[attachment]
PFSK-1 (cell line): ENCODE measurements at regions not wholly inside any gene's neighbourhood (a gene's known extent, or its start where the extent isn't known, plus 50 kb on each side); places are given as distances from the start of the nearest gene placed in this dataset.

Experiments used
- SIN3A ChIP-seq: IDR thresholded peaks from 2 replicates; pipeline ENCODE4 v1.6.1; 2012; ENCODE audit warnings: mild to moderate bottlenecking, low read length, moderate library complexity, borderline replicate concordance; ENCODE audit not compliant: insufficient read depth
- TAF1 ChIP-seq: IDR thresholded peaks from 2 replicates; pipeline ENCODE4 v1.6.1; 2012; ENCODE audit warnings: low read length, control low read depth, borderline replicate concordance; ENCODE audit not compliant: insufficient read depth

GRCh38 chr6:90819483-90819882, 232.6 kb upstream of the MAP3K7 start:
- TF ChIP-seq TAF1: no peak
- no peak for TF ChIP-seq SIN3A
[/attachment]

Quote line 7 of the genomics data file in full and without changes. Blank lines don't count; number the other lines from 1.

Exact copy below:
- no peak for TF ChIP-seq SIN3A